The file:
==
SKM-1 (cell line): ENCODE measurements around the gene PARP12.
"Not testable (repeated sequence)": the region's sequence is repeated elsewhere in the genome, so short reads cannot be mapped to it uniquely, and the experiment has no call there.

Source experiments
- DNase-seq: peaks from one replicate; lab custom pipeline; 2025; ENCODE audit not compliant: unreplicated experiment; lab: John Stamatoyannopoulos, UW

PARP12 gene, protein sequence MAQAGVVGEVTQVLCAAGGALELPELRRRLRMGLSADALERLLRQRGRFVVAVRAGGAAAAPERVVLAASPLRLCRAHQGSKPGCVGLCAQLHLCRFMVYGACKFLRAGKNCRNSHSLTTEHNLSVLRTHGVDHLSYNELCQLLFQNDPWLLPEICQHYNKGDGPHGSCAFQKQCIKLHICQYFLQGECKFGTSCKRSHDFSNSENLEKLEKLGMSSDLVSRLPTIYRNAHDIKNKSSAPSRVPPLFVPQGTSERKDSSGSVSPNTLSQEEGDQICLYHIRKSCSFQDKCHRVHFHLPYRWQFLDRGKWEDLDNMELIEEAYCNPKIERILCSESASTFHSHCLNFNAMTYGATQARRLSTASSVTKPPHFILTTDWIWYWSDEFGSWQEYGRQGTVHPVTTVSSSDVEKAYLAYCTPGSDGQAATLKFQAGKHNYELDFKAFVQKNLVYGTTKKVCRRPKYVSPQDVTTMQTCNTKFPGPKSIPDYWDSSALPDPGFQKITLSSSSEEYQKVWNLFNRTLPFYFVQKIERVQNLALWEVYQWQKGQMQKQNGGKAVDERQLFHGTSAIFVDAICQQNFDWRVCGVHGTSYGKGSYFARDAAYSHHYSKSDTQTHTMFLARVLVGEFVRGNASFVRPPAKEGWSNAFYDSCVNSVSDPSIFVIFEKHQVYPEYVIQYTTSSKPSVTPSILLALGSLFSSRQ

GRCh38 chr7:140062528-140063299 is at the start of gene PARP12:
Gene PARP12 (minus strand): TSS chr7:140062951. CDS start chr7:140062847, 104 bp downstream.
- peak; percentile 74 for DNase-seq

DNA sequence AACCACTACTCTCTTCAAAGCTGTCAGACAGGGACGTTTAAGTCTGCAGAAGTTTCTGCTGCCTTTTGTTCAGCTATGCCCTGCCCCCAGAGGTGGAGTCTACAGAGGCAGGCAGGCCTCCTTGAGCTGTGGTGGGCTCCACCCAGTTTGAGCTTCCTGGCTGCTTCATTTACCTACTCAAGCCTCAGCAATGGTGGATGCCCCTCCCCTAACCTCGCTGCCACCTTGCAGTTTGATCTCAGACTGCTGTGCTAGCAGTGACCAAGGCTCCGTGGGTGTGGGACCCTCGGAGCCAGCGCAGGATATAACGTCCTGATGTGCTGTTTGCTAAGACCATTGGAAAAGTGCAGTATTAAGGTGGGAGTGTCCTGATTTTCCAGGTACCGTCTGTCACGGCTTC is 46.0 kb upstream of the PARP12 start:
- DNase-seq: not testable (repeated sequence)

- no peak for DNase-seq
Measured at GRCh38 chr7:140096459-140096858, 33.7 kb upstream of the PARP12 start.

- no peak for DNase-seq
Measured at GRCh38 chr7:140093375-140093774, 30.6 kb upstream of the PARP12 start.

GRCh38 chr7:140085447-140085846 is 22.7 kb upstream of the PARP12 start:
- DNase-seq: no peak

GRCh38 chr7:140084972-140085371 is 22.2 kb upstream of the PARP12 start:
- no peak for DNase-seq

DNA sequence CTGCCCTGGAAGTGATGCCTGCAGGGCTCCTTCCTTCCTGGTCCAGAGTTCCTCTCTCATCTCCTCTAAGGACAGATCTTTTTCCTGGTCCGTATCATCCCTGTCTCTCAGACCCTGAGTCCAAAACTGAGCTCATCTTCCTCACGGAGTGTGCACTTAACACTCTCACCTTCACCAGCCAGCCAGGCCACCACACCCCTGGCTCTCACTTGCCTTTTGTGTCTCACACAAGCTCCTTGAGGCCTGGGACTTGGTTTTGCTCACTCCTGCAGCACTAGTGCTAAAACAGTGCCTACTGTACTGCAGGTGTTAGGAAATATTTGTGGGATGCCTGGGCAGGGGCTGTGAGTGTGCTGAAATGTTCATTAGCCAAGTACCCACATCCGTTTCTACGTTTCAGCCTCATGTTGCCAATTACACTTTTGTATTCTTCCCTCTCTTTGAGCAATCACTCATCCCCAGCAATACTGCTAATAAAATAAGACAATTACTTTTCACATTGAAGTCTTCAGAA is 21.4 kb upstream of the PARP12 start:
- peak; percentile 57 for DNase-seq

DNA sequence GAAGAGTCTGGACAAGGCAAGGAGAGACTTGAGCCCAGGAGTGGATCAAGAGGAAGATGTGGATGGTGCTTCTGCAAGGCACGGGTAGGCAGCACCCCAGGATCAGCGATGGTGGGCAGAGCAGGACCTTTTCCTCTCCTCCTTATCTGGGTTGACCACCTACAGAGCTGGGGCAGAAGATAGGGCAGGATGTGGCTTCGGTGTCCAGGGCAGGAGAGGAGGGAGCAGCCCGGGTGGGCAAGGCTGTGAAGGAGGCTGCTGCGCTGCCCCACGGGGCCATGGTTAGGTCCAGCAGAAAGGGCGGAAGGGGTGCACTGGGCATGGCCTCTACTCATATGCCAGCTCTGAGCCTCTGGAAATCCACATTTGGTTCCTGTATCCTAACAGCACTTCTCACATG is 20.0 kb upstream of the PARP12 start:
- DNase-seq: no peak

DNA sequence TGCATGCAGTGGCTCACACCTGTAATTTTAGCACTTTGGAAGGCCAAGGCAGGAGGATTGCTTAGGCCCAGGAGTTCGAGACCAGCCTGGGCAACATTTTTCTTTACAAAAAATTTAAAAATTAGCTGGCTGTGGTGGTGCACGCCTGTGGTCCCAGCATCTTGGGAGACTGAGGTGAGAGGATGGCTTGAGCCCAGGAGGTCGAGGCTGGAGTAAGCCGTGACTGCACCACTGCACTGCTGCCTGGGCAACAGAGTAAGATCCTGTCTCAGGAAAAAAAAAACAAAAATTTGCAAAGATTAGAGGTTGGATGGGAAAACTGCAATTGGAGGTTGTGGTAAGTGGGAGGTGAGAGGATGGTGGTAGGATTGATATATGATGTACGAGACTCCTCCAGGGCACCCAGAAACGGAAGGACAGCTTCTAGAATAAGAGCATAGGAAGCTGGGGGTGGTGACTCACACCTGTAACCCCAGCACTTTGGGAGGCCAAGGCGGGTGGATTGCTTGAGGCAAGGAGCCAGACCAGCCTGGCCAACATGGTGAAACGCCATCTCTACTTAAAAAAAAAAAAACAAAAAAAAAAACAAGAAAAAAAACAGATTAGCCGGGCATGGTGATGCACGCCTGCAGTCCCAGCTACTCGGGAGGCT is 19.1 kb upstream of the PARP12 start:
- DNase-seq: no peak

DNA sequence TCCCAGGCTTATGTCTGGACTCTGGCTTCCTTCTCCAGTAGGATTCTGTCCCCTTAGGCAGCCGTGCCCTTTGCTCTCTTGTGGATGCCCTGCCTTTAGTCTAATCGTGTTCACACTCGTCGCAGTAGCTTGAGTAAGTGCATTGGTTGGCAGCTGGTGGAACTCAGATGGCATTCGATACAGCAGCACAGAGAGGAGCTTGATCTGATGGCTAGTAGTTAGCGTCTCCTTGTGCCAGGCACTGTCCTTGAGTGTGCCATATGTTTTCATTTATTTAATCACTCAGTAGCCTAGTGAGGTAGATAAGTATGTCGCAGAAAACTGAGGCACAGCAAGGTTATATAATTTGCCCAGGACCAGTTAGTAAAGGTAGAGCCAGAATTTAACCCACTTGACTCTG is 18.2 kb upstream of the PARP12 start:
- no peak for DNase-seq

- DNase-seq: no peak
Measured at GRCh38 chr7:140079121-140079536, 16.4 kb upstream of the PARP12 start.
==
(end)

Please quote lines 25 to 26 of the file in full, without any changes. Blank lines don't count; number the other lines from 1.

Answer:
DNA sequence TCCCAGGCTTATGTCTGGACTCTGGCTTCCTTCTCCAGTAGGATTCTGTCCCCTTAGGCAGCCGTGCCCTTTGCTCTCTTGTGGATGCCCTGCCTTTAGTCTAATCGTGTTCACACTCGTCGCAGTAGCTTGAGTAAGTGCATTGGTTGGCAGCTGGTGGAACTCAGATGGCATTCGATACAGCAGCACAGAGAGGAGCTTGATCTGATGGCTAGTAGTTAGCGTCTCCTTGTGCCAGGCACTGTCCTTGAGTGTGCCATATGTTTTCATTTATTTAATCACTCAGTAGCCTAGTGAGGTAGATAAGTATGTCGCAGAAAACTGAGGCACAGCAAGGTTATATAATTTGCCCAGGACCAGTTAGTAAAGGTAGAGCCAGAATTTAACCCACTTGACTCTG is 18.2 kb upstream of the PARP12 start:
- no peak for DNase-seq